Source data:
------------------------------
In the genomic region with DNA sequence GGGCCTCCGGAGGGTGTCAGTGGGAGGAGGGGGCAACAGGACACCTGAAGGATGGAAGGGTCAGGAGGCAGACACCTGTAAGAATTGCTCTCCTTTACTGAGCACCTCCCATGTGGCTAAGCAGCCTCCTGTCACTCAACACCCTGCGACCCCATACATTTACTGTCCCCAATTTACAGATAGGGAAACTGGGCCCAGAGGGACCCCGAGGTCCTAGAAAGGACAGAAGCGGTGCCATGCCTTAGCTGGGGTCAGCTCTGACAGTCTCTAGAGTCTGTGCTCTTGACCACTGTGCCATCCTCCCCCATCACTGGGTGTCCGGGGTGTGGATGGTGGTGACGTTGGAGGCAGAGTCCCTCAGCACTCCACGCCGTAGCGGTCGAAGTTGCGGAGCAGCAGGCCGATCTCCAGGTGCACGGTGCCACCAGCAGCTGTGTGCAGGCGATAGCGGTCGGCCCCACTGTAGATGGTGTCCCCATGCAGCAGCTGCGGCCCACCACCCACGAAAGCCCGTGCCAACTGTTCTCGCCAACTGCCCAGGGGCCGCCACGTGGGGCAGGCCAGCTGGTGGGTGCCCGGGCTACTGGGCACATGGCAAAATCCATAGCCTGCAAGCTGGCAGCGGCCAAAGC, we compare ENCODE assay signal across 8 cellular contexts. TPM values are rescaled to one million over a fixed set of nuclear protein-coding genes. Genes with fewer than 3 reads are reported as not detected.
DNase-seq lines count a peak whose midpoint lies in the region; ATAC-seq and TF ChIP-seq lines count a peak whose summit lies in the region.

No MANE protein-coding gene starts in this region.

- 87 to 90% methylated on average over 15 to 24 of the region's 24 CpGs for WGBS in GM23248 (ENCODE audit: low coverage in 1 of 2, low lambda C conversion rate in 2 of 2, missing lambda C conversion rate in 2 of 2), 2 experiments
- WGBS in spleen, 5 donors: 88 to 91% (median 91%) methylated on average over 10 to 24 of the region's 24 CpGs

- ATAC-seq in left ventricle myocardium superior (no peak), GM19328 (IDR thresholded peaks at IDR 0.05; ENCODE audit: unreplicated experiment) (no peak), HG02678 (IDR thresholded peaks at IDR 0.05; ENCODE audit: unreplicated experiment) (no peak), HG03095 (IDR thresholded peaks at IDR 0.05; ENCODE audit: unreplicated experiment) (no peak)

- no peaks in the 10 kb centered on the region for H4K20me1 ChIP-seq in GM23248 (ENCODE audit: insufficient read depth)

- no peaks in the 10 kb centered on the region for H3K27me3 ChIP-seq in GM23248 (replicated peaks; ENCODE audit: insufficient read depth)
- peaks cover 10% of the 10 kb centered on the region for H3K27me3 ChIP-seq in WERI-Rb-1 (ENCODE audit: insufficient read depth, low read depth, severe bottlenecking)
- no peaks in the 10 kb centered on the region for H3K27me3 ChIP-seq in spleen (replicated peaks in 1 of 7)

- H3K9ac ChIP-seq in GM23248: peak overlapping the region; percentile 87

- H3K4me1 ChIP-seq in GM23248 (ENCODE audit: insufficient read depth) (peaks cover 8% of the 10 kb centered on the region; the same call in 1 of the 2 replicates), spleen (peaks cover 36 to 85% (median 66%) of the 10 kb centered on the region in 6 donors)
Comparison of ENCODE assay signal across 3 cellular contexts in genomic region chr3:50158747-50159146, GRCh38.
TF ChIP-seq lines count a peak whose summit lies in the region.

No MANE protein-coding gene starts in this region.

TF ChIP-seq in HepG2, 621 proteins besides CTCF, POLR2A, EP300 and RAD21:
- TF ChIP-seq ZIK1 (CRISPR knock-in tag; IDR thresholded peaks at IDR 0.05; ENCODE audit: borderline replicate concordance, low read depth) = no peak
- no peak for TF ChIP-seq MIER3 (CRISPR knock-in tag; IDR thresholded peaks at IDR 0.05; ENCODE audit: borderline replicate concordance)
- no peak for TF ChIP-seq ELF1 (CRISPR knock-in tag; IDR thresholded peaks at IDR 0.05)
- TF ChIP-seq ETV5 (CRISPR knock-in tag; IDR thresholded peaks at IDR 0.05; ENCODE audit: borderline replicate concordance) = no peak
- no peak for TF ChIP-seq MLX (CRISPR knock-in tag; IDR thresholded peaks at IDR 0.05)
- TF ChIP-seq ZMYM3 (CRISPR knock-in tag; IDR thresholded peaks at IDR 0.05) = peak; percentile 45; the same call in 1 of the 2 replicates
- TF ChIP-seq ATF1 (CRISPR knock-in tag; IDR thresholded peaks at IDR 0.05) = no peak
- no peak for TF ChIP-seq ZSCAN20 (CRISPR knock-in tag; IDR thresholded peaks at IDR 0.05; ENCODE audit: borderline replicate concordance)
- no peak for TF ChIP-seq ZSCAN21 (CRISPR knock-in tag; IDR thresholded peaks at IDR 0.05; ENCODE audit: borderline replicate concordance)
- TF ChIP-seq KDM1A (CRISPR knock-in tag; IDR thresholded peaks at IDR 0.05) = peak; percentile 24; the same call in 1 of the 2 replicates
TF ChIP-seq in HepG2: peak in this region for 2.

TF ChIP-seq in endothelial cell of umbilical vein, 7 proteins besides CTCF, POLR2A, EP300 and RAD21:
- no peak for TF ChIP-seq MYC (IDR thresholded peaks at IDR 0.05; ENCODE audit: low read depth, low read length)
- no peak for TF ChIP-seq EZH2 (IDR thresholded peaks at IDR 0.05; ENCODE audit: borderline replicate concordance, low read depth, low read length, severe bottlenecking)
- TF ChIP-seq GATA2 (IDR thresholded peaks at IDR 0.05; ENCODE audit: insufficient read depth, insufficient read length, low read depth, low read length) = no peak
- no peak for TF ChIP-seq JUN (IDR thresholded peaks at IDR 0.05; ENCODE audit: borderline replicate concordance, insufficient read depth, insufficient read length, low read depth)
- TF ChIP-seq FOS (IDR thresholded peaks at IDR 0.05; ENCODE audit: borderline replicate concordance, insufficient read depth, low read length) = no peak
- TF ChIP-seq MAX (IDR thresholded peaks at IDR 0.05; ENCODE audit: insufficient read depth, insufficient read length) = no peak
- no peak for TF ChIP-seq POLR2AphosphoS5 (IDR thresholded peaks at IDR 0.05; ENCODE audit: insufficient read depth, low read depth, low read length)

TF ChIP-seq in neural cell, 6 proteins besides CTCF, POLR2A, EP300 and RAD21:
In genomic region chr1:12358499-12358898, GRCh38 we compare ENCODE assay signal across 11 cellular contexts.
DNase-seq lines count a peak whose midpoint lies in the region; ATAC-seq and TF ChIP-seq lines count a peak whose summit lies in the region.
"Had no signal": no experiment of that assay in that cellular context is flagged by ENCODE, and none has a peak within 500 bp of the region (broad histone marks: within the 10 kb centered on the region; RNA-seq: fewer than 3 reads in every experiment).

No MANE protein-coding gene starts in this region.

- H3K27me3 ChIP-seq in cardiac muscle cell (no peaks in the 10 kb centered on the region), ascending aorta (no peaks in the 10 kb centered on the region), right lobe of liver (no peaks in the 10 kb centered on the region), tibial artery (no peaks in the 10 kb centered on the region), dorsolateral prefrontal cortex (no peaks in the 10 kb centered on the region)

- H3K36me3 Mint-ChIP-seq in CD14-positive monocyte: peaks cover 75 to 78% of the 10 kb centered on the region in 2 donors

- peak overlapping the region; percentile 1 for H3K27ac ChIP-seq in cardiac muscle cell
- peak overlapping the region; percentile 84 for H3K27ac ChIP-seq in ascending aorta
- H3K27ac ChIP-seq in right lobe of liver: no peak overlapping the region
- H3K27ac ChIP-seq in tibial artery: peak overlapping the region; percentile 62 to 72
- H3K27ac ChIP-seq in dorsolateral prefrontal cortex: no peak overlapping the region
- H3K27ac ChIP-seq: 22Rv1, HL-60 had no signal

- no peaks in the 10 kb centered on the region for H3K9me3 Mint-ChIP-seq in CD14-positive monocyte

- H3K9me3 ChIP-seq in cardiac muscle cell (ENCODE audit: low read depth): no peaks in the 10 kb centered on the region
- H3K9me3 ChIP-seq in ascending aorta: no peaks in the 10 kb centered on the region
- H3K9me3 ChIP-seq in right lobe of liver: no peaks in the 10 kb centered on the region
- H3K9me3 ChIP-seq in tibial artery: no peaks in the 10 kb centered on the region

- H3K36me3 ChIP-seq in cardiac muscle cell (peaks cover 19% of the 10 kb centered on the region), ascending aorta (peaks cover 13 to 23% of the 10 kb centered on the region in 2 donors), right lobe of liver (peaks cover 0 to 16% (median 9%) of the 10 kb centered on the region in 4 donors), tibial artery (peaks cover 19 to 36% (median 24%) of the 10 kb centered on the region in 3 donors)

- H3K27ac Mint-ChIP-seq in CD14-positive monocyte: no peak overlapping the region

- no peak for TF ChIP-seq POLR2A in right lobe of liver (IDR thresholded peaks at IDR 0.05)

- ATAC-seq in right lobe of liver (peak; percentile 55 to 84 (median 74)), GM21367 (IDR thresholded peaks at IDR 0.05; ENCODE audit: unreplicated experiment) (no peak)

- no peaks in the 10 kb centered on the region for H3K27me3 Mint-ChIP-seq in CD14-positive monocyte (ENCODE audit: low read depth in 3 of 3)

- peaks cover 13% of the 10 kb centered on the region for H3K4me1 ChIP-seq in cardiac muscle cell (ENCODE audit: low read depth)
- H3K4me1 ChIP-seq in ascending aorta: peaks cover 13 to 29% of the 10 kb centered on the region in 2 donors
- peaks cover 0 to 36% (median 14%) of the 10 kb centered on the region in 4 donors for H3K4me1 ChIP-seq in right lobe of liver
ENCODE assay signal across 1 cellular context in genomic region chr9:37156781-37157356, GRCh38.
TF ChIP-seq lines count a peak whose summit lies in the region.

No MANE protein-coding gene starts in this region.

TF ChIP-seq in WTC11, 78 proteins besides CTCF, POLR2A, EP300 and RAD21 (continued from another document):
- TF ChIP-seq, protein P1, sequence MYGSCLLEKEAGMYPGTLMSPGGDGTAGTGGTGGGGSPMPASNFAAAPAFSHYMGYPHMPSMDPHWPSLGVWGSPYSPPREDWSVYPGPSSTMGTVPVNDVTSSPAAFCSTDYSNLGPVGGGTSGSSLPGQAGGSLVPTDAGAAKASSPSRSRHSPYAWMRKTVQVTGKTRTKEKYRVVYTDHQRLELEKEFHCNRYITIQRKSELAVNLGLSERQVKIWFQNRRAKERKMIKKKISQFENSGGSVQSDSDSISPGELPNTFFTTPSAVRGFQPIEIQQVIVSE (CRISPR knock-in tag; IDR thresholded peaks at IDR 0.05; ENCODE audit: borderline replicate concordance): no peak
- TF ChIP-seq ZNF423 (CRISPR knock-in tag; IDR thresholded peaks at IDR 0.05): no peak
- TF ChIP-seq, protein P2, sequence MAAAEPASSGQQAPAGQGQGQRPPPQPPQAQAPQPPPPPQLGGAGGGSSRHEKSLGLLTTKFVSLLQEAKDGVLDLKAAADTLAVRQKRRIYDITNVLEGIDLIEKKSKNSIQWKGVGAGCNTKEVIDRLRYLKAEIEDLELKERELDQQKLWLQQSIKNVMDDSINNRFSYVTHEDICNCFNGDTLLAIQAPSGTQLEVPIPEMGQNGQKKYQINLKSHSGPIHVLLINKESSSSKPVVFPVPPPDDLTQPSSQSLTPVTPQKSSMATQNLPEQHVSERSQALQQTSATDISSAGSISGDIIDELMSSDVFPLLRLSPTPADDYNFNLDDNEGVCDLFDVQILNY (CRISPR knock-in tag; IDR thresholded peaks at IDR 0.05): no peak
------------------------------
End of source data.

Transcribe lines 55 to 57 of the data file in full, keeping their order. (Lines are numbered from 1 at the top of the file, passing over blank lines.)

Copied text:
- H3K27ac Mint-ChIP-seq in CD14-positive monocyte: no peak overlapping the region

- no peak for TF ChIP-seq POLR2A in right lobe of liver (IDR thresholded peaks at IDR 0.05)

- ATAC-seq in right lobe of liver (peak; percentile 55 to 84 (median 74)), GM21367 (IDR thresholded peaks at IDR 0.05; ENCODE audit: unreplicated experiment) (no peak)